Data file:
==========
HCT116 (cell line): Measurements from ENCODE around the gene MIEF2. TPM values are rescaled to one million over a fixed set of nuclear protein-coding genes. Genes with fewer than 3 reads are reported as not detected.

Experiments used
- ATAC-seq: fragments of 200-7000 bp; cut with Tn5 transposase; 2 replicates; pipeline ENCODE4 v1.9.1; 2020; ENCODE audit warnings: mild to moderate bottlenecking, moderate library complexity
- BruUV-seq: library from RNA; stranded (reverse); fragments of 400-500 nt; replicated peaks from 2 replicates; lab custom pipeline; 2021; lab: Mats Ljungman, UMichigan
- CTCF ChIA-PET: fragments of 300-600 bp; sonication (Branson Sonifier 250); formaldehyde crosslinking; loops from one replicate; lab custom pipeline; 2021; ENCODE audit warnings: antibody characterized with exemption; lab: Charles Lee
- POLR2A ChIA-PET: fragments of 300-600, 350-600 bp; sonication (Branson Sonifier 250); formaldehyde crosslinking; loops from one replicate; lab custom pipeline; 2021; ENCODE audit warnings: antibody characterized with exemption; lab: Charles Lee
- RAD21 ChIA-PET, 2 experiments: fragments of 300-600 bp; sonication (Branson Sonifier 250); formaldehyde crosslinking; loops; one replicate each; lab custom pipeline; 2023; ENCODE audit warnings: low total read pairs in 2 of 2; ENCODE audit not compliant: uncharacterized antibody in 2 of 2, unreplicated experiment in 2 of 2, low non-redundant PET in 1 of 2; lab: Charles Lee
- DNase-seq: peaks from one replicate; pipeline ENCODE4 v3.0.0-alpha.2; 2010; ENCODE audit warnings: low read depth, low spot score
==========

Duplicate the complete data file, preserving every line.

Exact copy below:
HCT116 (cell line): Measurements from ENCODE around the gene MIEF2. TPM values are rescaled to one million over a fixed set of nuclear protein-coding genes. Genes with fewer than 3 reads are reported as not detected.

Experiments used
- ATAC-seq: fragments of 200-7000 bp; cut with Tn5 transposase; 2 replicates; pipeline ENCODE4 v1.9.1; 2020; ENCODE audit warnings: mild to moderate bottlenecking, moderate library complexity
- BruUV-seq: library from RNA; stranded (reverse); fragments of 400-500 nt; replicated peaks from 2 replicates; lab custom pipeline; 2021; lab: Mats Ljungman, UMichigan
- CTCF ChIA-PET: fragments of 300-600 bp; sonication (Branson Sonifier 250); formaldehyde crosslinking; loops from one replicate; lab custom pipeline; 2021; ENCODE audit warnings: antibody characterized with exemption; lab: Charles Lee
- POLR2A ChIA-PET: fragments of 300-600, 350-600 bp; sonication (Branson Sonifier 250); formaldehyde crosslinking; loops from one replicate; lab custom pipeline; 2021; ENCODE audit warnings: antibody characterized with exemption; lab: Charles Lee
- RAD21 ChIA-PET, 2 experiments: fragments of 300-600 bp; sonication (Branson Sonifier 250); formaldehyde crosslinking; loops; one replicate each; lab custom pipeline; 2023; ENCODE audit warnings: low total read pairs in 2 of 2; ENCODE audit not compliant: uncharacterized antibody in 2 of 2, unreplicated experiment in 2 of 2, low non-redundant PET in 1 of 2; lab: Charles Lee
- DNase-seq: peaks from one replicate; pipeline ENCODE4 v3.0.0-alpha.2; 2010; ENCODE audit warnings: low read depth, low spot score